Inflation Continues to Ease, but Still Above Fed 2% Target
The Consumer Price Index rose 0.2% in June after advancing 0.1% in May. Shelter prices (0.4%) accounted for over 70% of the CPI increase in June. Also advancing in June were prices for motor vehicles, insurance, apparel, recreation and personal care. Prices for airline fares, communication, used cars and trucks, and household furnishings and operations were among those that decreased last month. Prices less food and energy rose 0.2% in June, the smallest one-month increase since August 2021. Over the last 12 months, the CPI rose 3.0%, which is the smallest yearly increase since the period ended March 2021. The CPI less food and energy rose 4.8% over the last 12 months. Energy prices decreased 16.7% for the 12 months ended in June, while food prices increased by 5.7%.
Import and Export Prices Also Continue to Decline
Import and export prices continued to decline in June. According to the latest report from the Bureau of Labor Statistics, import prices fell 0.2% in June after decreasing 0.4% in May. Export prices declined 0.9% in June, following a 1.9% drop the previous month. In 2003, import prices have fallen in five of the last six months after rising 3.2% in 2022. Import prices declined 6.1% thus far this year, the largest 12-month drop since the year ended May 2020. Export prices fell 12.0% from June 2022 to June 2023, the largest 12-month decline since the data was first published in September 1984.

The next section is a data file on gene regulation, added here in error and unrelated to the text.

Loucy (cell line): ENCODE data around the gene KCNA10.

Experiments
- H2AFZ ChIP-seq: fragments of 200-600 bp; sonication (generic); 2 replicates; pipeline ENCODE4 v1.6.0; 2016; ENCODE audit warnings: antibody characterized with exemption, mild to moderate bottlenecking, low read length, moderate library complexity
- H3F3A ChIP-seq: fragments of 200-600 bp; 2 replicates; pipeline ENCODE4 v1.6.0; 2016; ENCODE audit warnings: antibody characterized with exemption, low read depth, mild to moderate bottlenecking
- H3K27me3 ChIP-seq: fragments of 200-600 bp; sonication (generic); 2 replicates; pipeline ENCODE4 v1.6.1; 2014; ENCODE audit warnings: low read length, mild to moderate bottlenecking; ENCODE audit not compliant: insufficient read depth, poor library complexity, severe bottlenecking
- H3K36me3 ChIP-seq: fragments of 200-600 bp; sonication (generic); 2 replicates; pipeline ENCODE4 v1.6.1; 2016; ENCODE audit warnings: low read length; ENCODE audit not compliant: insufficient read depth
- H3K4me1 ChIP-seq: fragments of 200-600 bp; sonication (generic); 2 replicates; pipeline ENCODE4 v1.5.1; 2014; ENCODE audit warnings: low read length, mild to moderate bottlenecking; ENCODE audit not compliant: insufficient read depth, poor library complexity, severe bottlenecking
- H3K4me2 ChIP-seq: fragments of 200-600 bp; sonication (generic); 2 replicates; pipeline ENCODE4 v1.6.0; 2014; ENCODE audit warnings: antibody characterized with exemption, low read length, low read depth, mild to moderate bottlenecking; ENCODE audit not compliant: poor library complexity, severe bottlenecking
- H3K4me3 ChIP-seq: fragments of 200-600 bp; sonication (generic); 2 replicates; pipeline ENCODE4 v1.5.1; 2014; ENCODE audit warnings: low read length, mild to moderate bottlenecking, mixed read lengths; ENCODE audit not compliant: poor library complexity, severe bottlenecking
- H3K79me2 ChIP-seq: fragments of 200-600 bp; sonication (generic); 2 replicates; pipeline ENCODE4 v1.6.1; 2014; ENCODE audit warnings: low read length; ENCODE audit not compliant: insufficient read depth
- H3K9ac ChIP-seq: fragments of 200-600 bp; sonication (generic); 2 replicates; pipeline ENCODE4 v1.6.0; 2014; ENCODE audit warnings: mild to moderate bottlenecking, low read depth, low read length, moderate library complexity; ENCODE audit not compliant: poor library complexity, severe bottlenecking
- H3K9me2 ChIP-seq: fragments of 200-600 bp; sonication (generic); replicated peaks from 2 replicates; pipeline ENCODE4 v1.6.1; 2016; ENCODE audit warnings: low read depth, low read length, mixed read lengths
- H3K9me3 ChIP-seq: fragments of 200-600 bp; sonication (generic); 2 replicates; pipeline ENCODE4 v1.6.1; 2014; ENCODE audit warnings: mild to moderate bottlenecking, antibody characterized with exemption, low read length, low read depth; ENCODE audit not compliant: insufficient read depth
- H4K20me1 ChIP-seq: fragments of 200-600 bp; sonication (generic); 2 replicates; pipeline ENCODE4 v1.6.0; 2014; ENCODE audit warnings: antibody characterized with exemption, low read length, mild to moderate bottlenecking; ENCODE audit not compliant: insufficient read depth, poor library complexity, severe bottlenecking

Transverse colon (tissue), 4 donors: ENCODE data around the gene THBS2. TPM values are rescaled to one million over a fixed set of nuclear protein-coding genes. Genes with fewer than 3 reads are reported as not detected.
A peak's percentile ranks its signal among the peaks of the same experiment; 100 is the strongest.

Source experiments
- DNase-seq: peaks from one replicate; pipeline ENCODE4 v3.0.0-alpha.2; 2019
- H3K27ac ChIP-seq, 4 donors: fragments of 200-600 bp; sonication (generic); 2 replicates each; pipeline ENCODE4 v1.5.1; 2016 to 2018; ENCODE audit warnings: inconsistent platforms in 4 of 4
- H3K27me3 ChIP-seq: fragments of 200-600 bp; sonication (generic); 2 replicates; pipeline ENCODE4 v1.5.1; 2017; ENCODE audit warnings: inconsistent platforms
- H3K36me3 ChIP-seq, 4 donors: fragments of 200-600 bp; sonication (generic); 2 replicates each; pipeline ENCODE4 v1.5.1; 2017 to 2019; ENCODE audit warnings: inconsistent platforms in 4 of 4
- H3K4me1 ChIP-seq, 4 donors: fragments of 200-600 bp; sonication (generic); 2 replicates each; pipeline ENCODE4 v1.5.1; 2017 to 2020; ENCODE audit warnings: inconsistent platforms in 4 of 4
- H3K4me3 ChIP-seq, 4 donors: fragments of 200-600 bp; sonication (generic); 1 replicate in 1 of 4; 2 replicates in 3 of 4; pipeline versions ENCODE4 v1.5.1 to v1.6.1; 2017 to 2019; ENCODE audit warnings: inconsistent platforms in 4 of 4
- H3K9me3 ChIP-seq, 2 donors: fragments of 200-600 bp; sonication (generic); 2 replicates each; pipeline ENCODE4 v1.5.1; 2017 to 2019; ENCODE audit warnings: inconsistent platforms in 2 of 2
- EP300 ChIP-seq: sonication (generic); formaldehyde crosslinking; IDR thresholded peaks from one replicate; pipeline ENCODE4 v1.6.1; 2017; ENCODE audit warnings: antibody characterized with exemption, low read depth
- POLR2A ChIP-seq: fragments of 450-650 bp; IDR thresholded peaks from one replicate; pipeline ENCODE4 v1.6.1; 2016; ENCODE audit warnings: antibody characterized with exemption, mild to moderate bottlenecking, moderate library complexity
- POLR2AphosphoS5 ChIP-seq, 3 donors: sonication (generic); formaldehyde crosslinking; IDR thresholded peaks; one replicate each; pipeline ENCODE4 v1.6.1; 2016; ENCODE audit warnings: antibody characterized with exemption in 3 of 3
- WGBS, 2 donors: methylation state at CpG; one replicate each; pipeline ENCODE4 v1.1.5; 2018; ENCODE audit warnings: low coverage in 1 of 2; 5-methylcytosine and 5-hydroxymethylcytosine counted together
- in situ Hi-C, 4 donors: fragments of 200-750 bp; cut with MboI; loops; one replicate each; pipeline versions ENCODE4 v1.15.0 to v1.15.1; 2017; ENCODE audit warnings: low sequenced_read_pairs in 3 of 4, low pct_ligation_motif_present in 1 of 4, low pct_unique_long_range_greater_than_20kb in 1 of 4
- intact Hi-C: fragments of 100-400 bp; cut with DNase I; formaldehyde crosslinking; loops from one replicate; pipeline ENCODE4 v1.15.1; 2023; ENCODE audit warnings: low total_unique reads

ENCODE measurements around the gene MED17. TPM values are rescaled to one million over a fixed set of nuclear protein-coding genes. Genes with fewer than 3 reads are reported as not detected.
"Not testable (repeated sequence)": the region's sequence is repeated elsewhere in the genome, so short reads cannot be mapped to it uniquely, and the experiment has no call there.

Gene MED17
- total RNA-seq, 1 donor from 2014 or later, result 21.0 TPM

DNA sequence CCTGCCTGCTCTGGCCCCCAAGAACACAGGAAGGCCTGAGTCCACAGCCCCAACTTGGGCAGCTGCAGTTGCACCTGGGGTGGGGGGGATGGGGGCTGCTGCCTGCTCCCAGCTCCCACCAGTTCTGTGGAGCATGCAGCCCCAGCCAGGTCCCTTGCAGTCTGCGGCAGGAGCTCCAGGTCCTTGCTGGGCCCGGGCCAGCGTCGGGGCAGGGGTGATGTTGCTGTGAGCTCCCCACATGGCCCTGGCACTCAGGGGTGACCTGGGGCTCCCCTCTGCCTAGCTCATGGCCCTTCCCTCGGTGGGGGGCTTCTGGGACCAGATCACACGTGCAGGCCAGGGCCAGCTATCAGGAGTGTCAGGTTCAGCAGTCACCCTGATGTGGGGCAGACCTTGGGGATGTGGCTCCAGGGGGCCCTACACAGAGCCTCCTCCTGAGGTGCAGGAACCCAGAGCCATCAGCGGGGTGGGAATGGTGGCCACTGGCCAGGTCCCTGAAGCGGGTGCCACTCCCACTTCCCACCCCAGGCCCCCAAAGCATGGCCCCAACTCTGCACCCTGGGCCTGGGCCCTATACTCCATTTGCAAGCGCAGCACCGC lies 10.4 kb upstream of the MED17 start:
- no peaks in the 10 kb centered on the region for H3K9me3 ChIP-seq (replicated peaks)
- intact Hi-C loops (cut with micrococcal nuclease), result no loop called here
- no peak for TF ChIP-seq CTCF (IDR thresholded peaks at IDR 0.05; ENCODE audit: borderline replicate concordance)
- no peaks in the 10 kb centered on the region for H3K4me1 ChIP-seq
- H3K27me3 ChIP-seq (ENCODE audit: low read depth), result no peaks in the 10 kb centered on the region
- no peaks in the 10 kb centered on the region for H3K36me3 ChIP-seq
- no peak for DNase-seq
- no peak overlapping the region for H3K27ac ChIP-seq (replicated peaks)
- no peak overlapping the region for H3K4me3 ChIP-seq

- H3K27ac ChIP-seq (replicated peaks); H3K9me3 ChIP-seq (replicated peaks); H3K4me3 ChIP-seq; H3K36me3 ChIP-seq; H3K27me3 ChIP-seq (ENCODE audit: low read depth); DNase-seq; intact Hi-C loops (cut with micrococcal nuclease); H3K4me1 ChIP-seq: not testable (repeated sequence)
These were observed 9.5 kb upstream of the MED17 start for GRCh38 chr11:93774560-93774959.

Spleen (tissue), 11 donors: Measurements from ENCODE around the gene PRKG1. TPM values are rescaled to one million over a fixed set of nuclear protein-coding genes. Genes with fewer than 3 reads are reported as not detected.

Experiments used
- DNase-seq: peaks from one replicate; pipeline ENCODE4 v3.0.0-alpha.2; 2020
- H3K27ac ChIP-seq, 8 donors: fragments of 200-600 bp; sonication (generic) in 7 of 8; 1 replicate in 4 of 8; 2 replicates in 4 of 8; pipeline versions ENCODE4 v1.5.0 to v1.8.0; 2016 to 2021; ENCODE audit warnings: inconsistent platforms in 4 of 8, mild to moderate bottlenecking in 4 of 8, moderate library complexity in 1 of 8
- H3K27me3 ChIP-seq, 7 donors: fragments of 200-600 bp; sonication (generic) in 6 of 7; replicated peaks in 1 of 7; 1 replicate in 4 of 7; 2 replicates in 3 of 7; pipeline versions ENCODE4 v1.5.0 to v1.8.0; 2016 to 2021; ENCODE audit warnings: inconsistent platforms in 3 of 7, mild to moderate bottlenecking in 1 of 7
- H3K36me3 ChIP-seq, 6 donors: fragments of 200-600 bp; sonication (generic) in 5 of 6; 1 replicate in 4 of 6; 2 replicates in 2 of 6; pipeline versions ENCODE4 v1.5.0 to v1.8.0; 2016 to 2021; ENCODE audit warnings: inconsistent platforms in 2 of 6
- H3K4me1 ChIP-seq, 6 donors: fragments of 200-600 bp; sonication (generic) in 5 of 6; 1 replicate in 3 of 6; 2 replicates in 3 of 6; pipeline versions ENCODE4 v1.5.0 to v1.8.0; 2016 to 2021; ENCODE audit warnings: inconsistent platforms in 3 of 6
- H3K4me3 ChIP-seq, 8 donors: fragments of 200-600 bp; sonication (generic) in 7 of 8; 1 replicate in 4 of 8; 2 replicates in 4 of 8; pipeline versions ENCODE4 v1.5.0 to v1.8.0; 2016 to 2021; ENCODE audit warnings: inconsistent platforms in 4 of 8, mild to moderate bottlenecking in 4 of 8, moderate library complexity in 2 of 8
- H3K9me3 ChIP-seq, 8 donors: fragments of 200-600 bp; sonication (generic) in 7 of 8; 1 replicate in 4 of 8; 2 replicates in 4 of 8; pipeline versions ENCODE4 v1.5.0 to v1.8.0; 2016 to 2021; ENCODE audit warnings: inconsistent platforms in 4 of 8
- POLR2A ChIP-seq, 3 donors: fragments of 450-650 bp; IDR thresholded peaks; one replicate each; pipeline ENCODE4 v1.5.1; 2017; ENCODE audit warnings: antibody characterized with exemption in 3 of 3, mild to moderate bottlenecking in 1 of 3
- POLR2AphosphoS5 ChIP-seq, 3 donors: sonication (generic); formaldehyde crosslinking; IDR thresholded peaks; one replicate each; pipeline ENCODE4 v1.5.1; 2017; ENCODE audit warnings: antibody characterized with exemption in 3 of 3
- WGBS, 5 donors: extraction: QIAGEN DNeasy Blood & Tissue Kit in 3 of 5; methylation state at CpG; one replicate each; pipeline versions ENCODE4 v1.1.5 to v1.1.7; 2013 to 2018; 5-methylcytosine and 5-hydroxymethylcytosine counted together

Debt Ceiling Raised … Treasury Budget Deficit Still an Issue
The Treasury budget deficit was $227.8 billion in June, a decrease of about $12.6 billion from the May deficit but $139.0 billion above the June 2022 deficit. Through the first nine months of the fiscal year, the government deficit sits at $1.392 trillion compared to $515.1 billion over the same period in the prior fiscal year. Compared to last fiscal year, government receipts are down $422.8 billion, while government expenditures rose by $454.7 billion.